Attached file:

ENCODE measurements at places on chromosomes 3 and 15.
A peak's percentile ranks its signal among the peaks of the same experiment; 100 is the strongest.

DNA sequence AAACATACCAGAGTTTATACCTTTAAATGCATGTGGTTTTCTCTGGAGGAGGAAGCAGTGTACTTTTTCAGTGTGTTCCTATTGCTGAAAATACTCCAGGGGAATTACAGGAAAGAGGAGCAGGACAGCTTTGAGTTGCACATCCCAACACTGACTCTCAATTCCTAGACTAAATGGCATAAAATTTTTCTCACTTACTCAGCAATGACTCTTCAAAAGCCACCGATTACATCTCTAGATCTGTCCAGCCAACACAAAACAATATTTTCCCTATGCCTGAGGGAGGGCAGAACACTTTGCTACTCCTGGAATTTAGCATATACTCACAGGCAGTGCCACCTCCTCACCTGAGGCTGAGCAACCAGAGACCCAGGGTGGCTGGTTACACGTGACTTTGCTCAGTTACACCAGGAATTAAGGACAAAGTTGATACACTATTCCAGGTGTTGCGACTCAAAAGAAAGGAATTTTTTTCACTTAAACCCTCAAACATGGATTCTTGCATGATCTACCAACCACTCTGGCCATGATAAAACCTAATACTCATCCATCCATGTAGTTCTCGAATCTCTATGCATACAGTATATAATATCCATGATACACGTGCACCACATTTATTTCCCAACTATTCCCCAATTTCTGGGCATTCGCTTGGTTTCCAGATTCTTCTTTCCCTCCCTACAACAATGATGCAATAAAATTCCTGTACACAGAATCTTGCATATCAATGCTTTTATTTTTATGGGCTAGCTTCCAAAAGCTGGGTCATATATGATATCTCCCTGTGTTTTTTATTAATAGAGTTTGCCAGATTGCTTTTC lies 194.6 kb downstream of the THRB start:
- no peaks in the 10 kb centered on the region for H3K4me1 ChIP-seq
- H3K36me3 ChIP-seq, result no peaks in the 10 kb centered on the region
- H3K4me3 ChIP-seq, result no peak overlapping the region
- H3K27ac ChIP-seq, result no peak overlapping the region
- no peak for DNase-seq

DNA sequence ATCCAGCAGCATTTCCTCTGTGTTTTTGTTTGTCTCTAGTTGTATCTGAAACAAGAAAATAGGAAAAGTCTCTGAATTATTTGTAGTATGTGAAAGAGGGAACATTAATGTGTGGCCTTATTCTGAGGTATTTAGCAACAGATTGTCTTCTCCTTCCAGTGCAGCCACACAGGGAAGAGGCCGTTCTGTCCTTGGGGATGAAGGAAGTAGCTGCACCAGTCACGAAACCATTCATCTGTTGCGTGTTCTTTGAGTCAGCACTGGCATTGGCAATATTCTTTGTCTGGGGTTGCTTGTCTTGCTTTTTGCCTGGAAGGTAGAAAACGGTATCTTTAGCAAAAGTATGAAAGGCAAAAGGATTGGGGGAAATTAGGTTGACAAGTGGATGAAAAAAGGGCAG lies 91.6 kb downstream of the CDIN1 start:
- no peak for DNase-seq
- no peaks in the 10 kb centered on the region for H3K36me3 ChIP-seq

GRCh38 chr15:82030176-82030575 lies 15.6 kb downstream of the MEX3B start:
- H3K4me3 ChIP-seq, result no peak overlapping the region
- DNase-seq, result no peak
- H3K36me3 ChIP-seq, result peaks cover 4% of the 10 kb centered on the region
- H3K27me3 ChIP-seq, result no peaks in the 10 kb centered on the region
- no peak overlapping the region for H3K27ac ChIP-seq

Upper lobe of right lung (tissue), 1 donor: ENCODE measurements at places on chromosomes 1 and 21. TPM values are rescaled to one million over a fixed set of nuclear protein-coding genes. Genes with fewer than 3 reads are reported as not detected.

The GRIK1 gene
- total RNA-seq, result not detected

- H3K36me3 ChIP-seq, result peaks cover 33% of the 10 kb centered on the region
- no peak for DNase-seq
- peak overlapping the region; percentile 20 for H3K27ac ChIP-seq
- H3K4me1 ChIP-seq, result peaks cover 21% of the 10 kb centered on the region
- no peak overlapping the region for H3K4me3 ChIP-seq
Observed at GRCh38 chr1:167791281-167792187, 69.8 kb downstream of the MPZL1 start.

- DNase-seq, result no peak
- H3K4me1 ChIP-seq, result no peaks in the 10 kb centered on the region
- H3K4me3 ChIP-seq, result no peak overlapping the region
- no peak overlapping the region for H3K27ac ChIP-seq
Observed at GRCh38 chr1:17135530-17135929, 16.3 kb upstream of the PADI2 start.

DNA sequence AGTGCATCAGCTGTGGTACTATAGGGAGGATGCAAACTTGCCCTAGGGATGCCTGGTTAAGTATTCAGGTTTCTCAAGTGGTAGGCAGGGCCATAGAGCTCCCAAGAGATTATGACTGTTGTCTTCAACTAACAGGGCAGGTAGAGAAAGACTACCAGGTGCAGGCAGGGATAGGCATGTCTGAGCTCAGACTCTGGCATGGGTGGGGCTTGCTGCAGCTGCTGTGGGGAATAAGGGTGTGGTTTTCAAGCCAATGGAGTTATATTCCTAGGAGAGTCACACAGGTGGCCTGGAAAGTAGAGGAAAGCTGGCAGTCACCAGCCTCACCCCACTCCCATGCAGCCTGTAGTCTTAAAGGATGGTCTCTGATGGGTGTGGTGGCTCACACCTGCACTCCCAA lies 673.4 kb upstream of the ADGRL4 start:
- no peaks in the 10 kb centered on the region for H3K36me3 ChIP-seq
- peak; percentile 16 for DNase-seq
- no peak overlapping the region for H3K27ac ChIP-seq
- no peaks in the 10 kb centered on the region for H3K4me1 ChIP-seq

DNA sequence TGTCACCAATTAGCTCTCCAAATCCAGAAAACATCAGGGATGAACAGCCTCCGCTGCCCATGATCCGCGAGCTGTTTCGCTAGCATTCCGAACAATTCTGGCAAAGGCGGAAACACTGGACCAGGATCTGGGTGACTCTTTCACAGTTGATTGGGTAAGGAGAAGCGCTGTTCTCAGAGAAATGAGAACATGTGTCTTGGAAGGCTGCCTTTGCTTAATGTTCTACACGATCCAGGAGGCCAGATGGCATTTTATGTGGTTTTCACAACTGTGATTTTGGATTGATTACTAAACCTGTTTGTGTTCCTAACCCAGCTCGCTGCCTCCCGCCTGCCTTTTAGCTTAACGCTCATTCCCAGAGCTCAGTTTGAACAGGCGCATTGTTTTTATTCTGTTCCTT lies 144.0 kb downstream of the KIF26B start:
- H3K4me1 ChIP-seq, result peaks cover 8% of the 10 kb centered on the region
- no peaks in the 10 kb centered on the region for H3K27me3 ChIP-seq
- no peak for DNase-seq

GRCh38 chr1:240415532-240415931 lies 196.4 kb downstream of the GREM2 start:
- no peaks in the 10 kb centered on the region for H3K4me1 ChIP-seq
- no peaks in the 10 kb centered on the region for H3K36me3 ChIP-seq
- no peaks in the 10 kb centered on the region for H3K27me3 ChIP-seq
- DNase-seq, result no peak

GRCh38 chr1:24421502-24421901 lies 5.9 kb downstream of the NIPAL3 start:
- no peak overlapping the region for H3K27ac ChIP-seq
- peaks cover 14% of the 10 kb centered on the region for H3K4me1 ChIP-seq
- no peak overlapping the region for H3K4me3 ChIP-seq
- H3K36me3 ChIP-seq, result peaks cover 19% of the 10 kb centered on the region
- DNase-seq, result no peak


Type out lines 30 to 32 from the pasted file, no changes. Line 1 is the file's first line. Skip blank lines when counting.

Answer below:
- no peak overlapping the region for H3K27ac ChIP-seq
Observed at GRCh38 chr1:17135530-17135929, 16.3 kb upstream of the PADI2 start.

DNA sequence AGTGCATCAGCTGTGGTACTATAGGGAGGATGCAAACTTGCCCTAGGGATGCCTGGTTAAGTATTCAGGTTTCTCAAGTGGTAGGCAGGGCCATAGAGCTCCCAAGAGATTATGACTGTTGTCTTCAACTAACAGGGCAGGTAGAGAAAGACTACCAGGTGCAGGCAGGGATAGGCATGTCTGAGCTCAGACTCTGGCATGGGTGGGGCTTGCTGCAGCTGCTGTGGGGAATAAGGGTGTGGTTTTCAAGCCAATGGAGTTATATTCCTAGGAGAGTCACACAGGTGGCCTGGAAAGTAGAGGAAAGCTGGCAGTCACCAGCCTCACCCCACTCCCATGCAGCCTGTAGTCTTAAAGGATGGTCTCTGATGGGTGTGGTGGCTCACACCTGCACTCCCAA lies 673.4 kb upstream of the ADGRL4 start: